Format: Abstract Send to J Nutr Biochem. 2018 Jan;51:99-104. doi: 10.1016/j.jnutbio.2017.09.010. Epub 2017 Sep 28. Phenol-enriched olive oils improve HDL antioxidant content in hypercholesterolemic subjects. A randomized, double-blind, cross-over, controlled trial. Farràs M1, Fernández-Castillejo S2, Rubió L3, Arranz S4, Catalán Ú2, Subirana I5, Romero MP6, Castañer O7, Pedret A8, Blanchart G9, Muñoz-Aguayo D7, Schröder H10, Covas MI11, de la Torre R12, Motilva MJ6, Solà R2, Fitó M13. Author information 1 Cardiovascular Risk and Nutrition Research Group, Regicor Study Group. IMIM (Hospital del Mar Medical Research Institute), Doctor Aiguader 88, 08003 Barcelona, Spain; CIBER de Fisiopatología de la Obesidad y la Nutrición (CIBEROBN); Ph.D. Program in Biochemistry, Molecular Biology and Biomedicine, Department of Biochemistry and Molecular Biology, Universitat Autònoma de Barcelona (UAB), Barcelona, Spain. 2 Research Unit on Lipids and Atherosclerosis, St. Joan de Reus University Hospital, Institut d'Investigació Sanitària Pere Virgili (IISPV), Functional Nutrition, Oxidation, and Cardiovascular Disease (NFOC-SALUT) group, Universitat Rovira i Virgili, Sant Llorenç 21, 43201 Reus, Spain. 3 Research Unit on Lipids and Atherosclerosis, St. Joan de Reus University Hospital, Institut d'Investigació Sanitària Pere Virgili (IISPV), Functional Nutrition, Oxidation, and Cardiovascular Disease (NFOC-SALUT) group, Universitat Rovira i Virgili, Sant Llorenç 21, 43201 Reus, Spain; Food Technology Department, UTPV-XaRTA, Agrotecnio Center, University of Lleida, Alcalde Rovira Roure 191, 25198 Lleida, Spain. 4 Cardiovascular Risk and Nutrition Research Group, Regicor Study Group. IMIM (Hospital del Mar Medical Research Institute), Doctor Aiguader 88, 08003 Barcelona, Spain. 5 CIBER de Epidemiología y Salud Pública (CIBERESP); Cardiovascular Epidemiology and Genetics Research Group, Regicor Study Group. IMIM (Hospital del Mar Medical Research Institute), Doctor Aiguader 88, 08003 Barcelona, Spain. 6 Food Technology Department, UTPV-XaRTA, Agrotecnio Center, University of Lleida, Alcalde Rovira Roure 191, 25198 Lleida, Spain. 7 Cardiovascular Risk and Nutrition Research Group, Regicor Study Group. IMIM (Hospital del Mar Medical Research Institute), Doctor Aiguader 88, 08003 Barcelona, Spain; CIBER de Fisiopatología de la Obesidad y la Nutrición (CIBEROBN). 8 Research Unit on Lipids and Atherosclerosis, St. Joan de Reus University Hospital, Institut d'Investigació Sanitària Pere Virgili (IISPV), Functional Nutrition, Oxidation, and Cardiovascular Disease (NFOC-SALUT) group, Universitat Rovira i Virgili, Sant Llorenç 21, 43201 Reus, Spain; Eurecat-Centre Tecnològic de Nutrició i Salut (Eurecat-CTNS), Reus, Spain. 9 Cardiovascular Epidemiology and Genetics Research Group, Regicor Study Group. IMIM (Hospital del Mar Medical Research Institute), Doctor Aiguader 88, 08003 Barcelona, Spain. 10 Cardiovascular Risk and Nutrition Research Group, Regicor Study Group. IMIM (Hospital del Mar Medical Research Institute), Doctor Aiguader 88, 08003 Barcelona, Spain; CIBER de Epidemiología y Salud Pública (CIBERESP). 11 Cardiovascular Risk and Nutrition Research Group, Regicor Study Group. IMIM (Hospital del Mar Medical Research Institute), Doctor Aiguader 88, 08003 Barcelona, Spain; CIBER de Fisiopatología de la Obesidad y la Nutrición (CIBEROBN); NUPROAS Handelsbolag, Nacka, Sweden. 12 CIBER de Fisiopatología de la Obesidad y la Nutrición (CIBEROBN); Integrative Pharmacology and Systems Neuroscience Research Group, IMIM (Hospital del Mar Medical Research Institute), Doctor Aiguader 88, 08003 Barcelona, Spain; Universitat Pompeu Fabra (CEXS-UPF), Doctor Aiguader 80, 08003 Barcelona, Spain. 13 Cardiovascular Risk and Nutrition Research Group, Regicor Study Group. IMIM (Hospital del Mar Medical Research Institute), Doctor Aiguader 88, 08003 Barcelona, Spain; CIBER de Fisiopatología de la Obesidad y la Nutrición (CIBEROBN). Electronic address: mfito@imim.es. Abstract At present, high-density lipoprotein (HDL) function is thought to be more relevant than HDL cholesterol quantity. Consumption of olive oil phenolic compounds (PCs) has beneficial effects on HDL-related markers. Enriched food with complementary antioxidants could be a suitable option to obtain additional protective effects. Our aim was to ascertain whether virgin olive oils (VOOs) enriched with (a) their own PC (FVOO) and (b) their own PC plus complementary ones from thyme (FVOOT) could improve HDL status and function. Thirty-three hypercholesterolemic individuals ingested (25 ml/day, 3 weeks) (a) VOO (80 ppm), (b) FVOO (500 ppm) and (c) FVOOT (500 ppm) in a randomized, double-blind, controlled, crossover trial. A rise in HDL antioxidant compounds was observed after both functional olive oil interventions. Nevertheless, α-tocopherol, the main HDL antioxidant, was only augmented after FVOOT versus its baseline. In conclusion, long-term consumption of phenol-enriched olive oils induced a better HDL antioxidant content, the complementary phenol-enriched olive oil being the one which increased the main HDL antioxidant, α-tocopherol. Complementary phenol-enriched olive oil could be a useful dietary tool for improving HDL richness in antioxidants. KEYWORDS: Cholesterol efflux; Functional virgin olive oil; HDL antioxidants; HDL fluidity; HDL functionality; Phenol PMID: 29125992 DOI: 10.1016/j.jnutbio.2017.09.010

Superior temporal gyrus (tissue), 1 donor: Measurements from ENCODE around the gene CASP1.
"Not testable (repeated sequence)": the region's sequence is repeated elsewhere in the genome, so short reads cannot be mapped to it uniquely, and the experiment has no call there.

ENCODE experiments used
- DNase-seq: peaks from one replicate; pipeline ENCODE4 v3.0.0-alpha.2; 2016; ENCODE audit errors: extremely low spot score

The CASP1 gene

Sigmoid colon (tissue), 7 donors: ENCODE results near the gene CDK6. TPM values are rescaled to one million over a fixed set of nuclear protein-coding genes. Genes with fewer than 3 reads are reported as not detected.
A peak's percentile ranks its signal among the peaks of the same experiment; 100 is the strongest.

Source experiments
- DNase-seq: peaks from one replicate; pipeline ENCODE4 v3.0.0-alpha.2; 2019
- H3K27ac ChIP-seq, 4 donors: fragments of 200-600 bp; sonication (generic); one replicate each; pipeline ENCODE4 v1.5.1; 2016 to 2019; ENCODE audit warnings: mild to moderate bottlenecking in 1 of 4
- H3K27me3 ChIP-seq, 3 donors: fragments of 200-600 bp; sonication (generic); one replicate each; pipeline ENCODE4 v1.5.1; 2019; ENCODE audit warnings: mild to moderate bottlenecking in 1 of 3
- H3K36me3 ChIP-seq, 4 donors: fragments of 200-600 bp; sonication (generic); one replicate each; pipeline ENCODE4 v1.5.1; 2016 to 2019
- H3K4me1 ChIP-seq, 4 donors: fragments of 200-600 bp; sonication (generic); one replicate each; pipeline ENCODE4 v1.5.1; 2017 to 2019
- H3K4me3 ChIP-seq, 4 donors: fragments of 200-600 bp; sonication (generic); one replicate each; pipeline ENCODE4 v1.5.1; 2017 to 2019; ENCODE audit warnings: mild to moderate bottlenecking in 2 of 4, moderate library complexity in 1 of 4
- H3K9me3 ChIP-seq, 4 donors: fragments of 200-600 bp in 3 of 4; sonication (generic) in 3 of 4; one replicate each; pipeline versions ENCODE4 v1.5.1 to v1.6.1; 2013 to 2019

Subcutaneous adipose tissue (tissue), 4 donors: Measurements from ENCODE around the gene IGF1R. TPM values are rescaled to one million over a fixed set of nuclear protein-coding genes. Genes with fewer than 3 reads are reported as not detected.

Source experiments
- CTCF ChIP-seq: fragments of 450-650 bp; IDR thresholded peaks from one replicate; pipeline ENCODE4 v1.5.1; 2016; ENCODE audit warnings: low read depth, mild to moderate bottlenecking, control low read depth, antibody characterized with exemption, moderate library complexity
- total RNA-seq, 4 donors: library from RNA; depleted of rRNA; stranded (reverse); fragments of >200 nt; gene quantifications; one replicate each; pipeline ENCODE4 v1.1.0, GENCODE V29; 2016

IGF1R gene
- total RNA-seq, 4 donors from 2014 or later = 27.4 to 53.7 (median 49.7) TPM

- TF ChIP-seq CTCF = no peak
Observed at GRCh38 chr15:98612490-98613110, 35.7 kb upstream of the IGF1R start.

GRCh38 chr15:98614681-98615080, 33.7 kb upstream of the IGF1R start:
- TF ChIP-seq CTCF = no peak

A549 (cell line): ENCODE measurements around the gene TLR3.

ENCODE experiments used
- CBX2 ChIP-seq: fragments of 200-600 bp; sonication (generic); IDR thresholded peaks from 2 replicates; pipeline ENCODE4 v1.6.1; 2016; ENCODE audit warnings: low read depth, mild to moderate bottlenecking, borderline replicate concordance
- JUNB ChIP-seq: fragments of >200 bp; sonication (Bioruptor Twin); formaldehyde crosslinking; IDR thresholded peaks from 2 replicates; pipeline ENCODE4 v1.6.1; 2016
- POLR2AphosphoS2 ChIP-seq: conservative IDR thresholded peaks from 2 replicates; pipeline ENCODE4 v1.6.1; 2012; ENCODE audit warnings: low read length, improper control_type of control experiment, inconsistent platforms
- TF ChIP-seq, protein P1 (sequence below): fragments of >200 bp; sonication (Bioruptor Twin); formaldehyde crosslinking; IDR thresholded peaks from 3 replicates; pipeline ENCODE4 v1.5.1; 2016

Seafood Intake, Sexual Activity, and Time to Pregnancy

ACCEPTED MANUSCRIPT https://academic.oup.com/jcem/advance-article-abstract/doi/10.1210/jc.2018-00385/5001729?redirectedFrom=fulltext Audrey J Gaskins, Sc.D Rajeshwari Sundaram, Ph.D Germaine M Buck Louis, Ph.D Jorge E Chavarro, M.D., Sc.D The Journal of Clinical Endocrinology & Metabolism, jc.2018-00385, https://doi.org/10.1210/jc.2018-00385 Published: 23 May 2018 Article history Cite Permissions Share Abstract Context Marine long-chain omega-3 fatty acids have been positively related to markers of fecundity in both men and women. However, seafood, their primary food source, can also be a source of toxicants, which may counteract the reproductive benefits. Objective To examine the relationship of male and female seafood intake with time to pregnancy (TTP). Design Our prospective cohort study included 501 couples planning pregnancy who participated in the Longitudinal Investigation of Fertility and the Environment Study (2005-2009) and were followed for up to1 year or until pregnancy was detected. Seafood intake was collected daily during follow-up in journals. Setting Couples residing in Michigan and Texas were recruited using population-based sampling frameworks. Main Outcome Measures The primary outcome was time to pregnancy as determined by an in-home pregnancy test. A secondary outcome was sexual intercourse frequency (SIF) as recorded in daily journals. Results Couples where the male and female partners consumed ≥8 seafood servings/cycle had 47% (95% CI 7, 103%) and 60% (95% CI 15, 122%) higher fecundity (shorter TTP) compared to couples with male and female partners who consumed ≤1 seafood serving/cycle, respectively. Couples in which both partners consumed ≥8 seafood servings/cycle had 61% (95% CI 17, 122%) higher fecundity compared to couples consuming less. Male and female partners with the highest seafood intake (≥8 servings/cycle) also had 22% higher SIF. Conclusions Higher male and female seafood intake was associated with higher frequency of sexual intercourse and fecundity among a large prospective cohort of couples attempting pregnancy. Issue Section: Clinical Research Article